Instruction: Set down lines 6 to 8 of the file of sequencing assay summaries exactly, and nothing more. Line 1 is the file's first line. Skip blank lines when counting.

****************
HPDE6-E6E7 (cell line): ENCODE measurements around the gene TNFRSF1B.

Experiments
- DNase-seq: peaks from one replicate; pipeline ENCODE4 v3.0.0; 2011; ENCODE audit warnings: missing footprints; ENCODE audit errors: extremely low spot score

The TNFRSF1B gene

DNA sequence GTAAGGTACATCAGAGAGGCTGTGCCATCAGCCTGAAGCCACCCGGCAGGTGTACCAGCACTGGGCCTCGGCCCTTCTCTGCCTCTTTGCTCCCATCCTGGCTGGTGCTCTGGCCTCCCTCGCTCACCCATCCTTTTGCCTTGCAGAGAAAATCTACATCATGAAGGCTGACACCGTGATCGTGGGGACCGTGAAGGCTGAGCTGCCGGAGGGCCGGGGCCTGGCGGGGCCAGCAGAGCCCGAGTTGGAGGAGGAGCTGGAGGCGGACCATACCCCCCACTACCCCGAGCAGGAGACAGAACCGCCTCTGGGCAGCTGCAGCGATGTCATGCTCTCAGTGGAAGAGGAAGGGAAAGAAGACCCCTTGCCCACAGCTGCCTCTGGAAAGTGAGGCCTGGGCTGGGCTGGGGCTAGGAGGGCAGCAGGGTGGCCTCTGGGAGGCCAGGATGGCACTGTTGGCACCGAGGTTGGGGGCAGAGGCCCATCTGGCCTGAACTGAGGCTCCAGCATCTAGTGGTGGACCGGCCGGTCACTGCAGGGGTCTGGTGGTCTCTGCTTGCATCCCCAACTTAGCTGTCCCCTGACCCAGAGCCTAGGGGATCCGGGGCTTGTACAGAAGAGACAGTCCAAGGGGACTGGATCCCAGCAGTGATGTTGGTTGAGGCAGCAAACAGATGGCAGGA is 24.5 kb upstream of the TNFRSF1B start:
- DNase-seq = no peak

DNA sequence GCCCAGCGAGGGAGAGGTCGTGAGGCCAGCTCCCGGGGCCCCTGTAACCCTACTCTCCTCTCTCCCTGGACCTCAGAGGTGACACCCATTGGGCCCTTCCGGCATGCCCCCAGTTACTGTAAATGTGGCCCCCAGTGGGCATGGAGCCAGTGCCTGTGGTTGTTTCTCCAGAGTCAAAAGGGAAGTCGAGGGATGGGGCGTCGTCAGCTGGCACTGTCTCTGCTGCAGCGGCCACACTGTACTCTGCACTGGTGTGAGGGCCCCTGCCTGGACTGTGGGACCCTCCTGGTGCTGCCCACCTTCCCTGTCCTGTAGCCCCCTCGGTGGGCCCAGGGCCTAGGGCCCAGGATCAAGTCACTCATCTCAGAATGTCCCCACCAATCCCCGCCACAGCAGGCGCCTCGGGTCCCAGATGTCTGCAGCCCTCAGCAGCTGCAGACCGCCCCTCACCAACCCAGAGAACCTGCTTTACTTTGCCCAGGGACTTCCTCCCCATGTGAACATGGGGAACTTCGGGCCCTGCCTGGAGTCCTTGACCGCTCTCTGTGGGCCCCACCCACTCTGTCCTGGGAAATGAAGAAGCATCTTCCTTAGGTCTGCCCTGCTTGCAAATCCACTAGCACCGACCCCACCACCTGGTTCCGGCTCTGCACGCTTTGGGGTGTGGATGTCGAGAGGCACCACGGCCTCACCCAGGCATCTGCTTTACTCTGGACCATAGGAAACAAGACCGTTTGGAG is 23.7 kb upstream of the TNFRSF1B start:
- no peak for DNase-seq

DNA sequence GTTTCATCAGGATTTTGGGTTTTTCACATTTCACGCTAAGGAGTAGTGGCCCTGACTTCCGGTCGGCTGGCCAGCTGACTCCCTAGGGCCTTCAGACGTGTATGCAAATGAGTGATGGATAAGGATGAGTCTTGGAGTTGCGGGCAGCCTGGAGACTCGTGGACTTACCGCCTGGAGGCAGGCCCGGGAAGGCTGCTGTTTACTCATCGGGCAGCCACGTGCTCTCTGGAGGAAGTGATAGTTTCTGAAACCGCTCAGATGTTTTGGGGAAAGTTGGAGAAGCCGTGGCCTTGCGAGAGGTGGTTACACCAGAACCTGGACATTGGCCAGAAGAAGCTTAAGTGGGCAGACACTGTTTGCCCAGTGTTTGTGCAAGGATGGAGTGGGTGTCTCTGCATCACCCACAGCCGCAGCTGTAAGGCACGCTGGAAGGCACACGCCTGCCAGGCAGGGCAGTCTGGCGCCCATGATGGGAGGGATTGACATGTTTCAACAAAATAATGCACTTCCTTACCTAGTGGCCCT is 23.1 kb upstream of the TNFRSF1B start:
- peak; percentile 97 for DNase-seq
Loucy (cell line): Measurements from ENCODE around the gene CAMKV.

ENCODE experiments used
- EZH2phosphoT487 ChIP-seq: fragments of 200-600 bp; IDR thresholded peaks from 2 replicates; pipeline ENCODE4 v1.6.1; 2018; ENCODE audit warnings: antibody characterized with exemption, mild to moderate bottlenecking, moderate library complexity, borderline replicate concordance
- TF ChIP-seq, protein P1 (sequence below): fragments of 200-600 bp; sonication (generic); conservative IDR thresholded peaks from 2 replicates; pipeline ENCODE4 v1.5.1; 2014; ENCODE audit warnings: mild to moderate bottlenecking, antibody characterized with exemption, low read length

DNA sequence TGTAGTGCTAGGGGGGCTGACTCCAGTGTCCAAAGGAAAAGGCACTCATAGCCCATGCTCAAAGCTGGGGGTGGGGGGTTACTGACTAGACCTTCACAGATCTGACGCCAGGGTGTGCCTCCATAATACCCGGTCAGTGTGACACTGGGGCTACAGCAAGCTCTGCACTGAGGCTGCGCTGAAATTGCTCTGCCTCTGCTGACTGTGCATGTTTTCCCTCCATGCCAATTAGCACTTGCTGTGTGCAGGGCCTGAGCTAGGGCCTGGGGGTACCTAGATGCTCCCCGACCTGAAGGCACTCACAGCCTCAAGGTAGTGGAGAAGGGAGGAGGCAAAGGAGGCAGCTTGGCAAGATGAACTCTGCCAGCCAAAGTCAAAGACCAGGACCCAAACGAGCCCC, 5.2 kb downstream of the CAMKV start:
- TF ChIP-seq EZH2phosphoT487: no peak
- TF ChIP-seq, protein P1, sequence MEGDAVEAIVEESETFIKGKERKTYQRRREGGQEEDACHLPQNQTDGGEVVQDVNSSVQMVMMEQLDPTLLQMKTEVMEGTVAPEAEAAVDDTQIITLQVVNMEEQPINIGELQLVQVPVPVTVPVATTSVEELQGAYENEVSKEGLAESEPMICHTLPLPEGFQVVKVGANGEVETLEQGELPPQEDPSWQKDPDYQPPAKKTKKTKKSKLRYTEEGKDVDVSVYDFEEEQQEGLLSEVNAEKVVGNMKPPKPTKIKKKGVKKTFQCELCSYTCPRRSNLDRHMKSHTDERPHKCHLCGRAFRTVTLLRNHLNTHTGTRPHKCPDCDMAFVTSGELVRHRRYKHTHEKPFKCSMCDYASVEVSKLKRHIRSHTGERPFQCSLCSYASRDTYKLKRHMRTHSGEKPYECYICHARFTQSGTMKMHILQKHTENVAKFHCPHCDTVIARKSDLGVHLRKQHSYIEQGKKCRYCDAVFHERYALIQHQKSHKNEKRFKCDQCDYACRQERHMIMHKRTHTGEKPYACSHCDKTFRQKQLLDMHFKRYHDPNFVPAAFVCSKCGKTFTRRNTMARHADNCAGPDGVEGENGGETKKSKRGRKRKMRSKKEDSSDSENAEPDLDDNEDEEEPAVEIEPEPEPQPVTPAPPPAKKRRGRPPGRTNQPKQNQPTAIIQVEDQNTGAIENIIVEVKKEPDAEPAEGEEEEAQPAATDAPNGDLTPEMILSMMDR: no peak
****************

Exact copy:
- DNase-seq = no peak

DNA sequence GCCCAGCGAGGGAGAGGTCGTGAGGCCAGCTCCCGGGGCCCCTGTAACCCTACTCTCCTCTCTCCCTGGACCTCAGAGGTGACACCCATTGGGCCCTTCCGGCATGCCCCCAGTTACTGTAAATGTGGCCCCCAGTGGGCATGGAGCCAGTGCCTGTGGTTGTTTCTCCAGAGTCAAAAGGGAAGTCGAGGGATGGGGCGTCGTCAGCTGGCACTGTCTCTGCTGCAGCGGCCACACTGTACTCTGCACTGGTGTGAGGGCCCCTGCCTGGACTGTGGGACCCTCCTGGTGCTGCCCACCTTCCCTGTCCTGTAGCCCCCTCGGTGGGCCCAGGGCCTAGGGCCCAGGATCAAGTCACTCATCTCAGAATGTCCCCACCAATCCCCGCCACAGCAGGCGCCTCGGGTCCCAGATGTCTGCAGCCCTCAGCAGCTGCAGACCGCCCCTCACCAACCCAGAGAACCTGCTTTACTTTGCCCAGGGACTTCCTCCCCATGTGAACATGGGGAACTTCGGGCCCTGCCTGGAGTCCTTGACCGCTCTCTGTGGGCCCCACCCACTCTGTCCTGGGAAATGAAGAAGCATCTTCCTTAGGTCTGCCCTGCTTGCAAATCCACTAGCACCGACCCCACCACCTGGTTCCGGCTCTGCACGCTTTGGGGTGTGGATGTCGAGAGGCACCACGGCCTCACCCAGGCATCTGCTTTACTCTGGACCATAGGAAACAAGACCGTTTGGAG is 23.7 kb upstream of the TNFRSF1B start:
- no peak for DNase-seq